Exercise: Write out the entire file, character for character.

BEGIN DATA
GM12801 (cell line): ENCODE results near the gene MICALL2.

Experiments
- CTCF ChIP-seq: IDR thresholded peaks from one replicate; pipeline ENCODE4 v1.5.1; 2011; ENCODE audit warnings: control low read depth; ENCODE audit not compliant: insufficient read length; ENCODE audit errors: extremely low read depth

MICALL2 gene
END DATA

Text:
GM12801 (cell line): ENCODE results near the gene MICALL2.

Experiments
- CTCF ChIP-seq: IDR thresholded peaks from one replicate; pipeline ENCODE4 v1.5.1; 2011; ENCODE audit warnings: control low read depth; ENCODE audit not compliant: insufficient read length; ENCODE audit errors: extremely low read depth

MICALL2 gene